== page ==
Dr Santiago Pérez-Hoyos, of the Planetary Science Group of the University of the Basque Country in Spain, is presenting the findings at the European Planetary Science Congress in Münster on Monday 22nd September.
“Our group has made an in-depth analysis of all the aspects regarding the history and evolution of Oval BA. The most strongly reddened region was an annulus around its centre. However, when we calibrated images taken with the Hubble Space Telescope, we found that it didn’t actually alter in red or infrared wavelengths during the period. Instead, it became darker in blue and ultraviolet wavelengths, which made it appear visually redder,” said Dr Pérez-Hoyos.
Oval BA was formed in 2000 by the merger of smaller vortices called the White Ovals in a chain of collisions that started back in 1998. The apparent reddening was first reported by amateur astronomers in early 2006, but it was not until April that professional astronomers were able to image the impressive alteration of the second largest storm in the Solar System after the Great Red Spot (GRS).
Using data from Cassini, the Hubble Space Telescope, NASA’s New Horizons mission and computer models the Planetary Science Group analysed possible causes for the colour change, including alterations to dynamical, photochemical and diffusion processes.
Dr Pérez-Hoyos said, “The most likely cause appears to be an upward and inward diffusion of either a coloured compound or a coating vapour that may interact later with high energy solar photons at the upper levels of Oval BA.”
Comparing Oval BA with the GRS, the group found that the GRS is still redder than BA, most likely because it is higher in Jupiter’s atmosphere, thicker and contains a higher concentration of the mysterious unknown chemical agents (cromophores) that give Jupiter its browny-red colour.
Oval or its white predecessors.
The group modelled the wind flow in detail using high resolution simulations, in order to understand why the red material may be confined to the annulus region and how the colour change happened in the observed time scales. The model accounts well for the temperature and wind structure inside the oval BA.
Models also showed that the change could not be attributed to interactions of Oval BA with the GRS, which were relatively close at the time. The flow around both vortices is in the zonal directions and is so strong that separates both storms.
The oval height did not change over the period and there were no large changes in the temperature gradient of the oval.
Dr Pérez-Hoyos said, “There is much to be understood about this problem yet. Future spacecraft missions and a continuous observation of the planet (as done by amateur astronomers) will surely give us new clues on the behaviour of Jupiter’s atmosphere that will result in a better understanding of it.”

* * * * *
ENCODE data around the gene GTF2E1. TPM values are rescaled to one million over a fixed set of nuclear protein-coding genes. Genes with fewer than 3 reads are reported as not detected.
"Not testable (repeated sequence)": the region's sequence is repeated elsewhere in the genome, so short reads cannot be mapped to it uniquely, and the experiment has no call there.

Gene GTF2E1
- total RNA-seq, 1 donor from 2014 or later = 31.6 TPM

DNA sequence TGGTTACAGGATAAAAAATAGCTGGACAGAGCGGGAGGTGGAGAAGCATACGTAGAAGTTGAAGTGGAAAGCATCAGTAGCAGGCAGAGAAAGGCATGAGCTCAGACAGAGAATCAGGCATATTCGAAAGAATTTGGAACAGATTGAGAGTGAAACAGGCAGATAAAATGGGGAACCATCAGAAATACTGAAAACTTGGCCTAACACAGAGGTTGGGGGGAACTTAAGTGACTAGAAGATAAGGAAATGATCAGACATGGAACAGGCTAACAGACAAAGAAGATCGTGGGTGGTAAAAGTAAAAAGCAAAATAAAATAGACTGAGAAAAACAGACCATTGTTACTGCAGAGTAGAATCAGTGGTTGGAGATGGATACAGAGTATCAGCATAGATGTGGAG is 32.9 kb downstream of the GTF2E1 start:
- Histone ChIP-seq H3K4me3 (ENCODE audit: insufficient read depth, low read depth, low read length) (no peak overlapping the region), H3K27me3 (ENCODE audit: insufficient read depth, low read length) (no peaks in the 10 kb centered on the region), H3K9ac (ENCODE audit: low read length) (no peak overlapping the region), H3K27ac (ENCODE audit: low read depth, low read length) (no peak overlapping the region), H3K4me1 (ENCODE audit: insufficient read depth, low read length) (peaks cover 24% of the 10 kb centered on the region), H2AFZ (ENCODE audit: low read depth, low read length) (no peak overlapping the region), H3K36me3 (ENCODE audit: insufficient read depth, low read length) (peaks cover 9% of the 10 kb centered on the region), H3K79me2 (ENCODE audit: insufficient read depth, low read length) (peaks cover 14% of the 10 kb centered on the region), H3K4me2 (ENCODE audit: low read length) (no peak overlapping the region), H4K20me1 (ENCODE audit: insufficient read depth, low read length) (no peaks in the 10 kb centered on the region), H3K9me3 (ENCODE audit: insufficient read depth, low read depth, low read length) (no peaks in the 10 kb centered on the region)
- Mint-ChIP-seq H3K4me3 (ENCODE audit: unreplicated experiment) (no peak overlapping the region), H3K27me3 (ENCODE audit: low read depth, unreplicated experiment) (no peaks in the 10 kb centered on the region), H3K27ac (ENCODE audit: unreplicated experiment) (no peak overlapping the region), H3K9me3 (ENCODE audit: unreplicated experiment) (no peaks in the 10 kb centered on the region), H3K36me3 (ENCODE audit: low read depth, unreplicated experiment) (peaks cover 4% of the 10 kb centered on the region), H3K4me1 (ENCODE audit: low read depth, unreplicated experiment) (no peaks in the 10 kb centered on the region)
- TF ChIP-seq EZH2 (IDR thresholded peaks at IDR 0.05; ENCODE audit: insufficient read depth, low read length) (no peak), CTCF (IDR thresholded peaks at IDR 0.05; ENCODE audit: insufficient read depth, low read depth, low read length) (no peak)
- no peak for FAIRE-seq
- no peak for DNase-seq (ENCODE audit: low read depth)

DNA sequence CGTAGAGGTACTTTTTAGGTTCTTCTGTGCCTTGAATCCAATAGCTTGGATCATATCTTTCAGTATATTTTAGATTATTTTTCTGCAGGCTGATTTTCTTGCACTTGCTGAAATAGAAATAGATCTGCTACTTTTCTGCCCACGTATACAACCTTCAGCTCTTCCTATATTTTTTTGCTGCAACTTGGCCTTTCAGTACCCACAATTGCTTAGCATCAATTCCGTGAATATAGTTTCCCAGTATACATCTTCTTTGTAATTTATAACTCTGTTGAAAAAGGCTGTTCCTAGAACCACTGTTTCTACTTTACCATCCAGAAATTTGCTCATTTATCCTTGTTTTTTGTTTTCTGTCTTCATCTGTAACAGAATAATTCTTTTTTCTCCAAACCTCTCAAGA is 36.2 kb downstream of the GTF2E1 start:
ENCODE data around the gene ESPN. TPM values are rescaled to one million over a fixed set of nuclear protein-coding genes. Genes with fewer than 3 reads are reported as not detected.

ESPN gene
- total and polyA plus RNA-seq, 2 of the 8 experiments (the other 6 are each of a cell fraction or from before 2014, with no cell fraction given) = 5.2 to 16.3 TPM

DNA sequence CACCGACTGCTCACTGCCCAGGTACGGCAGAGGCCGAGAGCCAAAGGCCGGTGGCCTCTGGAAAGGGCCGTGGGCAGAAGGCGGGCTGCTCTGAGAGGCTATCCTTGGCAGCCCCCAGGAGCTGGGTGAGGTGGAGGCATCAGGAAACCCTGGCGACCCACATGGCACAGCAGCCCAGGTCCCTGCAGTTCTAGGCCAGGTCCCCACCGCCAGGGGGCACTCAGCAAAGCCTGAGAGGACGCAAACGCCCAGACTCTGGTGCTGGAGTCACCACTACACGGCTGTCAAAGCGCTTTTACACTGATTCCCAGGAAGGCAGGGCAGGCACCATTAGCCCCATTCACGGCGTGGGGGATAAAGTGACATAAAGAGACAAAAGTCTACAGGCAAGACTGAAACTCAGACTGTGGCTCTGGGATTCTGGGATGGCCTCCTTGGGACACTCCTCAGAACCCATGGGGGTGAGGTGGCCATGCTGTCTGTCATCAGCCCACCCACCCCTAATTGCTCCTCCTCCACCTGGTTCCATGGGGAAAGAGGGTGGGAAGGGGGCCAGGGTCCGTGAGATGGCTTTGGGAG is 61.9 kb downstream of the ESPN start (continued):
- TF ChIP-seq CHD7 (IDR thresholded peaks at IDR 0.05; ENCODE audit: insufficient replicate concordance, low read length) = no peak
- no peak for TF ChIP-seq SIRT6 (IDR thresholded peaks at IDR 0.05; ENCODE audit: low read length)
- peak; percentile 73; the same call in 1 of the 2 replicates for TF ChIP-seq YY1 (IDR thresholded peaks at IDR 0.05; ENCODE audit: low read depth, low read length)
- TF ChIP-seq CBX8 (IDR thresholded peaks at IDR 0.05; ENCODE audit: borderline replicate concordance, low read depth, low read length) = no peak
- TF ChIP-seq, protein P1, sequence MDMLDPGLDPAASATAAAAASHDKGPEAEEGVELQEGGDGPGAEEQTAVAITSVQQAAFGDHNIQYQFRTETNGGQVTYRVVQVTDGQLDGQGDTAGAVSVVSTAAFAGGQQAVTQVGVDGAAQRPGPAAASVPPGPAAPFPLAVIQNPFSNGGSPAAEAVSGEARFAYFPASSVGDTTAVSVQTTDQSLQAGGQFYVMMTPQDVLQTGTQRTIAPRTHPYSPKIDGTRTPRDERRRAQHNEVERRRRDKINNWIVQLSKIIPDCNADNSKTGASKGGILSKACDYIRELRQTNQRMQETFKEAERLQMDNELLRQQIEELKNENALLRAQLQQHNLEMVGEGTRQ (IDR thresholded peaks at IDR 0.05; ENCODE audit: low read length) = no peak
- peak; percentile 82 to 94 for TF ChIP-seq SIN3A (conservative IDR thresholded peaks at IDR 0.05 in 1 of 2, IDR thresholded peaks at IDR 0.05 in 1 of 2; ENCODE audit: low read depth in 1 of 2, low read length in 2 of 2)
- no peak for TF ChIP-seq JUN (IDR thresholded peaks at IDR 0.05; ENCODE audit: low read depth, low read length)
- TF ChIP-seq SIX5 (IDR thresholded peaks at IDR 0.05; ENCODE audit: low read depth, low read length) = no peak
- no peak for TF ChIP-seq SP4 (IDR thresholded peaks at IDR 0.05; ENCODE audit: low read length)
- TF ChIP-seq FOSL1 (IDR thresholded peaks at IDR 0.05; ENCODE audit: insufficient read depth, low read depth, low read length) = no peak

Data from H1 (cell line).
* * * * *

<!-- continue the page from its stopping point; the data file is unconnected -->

IMAGESImages can be found at:
FURTHER INFORMATIONOval BA
4) improve public understanding of planetary environments.Europlanet Project website: http://europlanet.cesr.fr/
Anita Heward | alfa
Significantly more productivity in USP lasers
06.12.2016 | Fraunhofer-Institut für Lasertechnik ILT
Shape matters when light meets atom
05.12.2016 | Centre for Quantum Technologies at the National University of Singapore
In recent years, lasers with ultrashort pulses (USP) down to the femtosecond range have become established on an industrial scale. They could advance some applications with the much-lauded “cold ablation” – if that meant they would then achieve more throughput. A new generation of process engineering that will address this issue in particular will be discussed at the “4th UKP Workshop – Ultrafast Laser Technology” in April 2017.
Even back in the 1990s, scientists were comparing materials processing with nanosecond, picosecond and femtosesecond pulses. The result was surprising:...
Have you ever wondered how you see the world? Vision is about photons of light, which are packets of energy, interacting with the atoms or molecules in what...
A multi-institutional research collaboration has created a novel approach for fabricating three-dimensional micro-optics through the shape-defined formation of porous silicon (PSi), with broad impacts in integrated optoelectronics, imaging, and photovoltaics.
Working with colleagues at Stanford and The Dow Chemical Company, researchers at the University of Illinois at Urbana-Champaign fabricated 3-D birefringent...
In experiments with magnetic atoms conducted at extremely low temperatures, scientists have demonstrated a unique phase of matter: The atoms form a new type of quantum liquid or quantum droplet state. These so called quantum droplets may preserve their form in absence of external confinement because of quantum effects. The joint team of experimental physicists from Innsbruck and theoretical physicists from Hannover report on their findings in the journal Physical Review X.
“Our Quantum droplets are in the gas phase but they still drop like a rock,” explains experimental physicist Francesca Ferlaino when talking about the...
The Max Planck Institute for Physics (MPP) is opening up a new research field. A workshop from November 21 - 22, 2016 will mark the start of activities for an innovative axion experiment. Axions are still only purely hypothetical particles. Their detection could solve two fundamental problems in particle physics: What dark matter consists of and why it has not yet been possible to directly observe a CP violation for the strong interaction.
The “MADMAX” project is the MPP’s commitment to axion research. Axions are so far only a theoretical prediction and are difficult to detect: on the one hand,...
16.11.2016 | Event News
01.11.2016 | Event News
14.10.2016 | Event News
06.12.2016 | Power and Electrical Engineering
06.12.2016 | Earth Sciences
06.12.2016 | Physics and Astronomy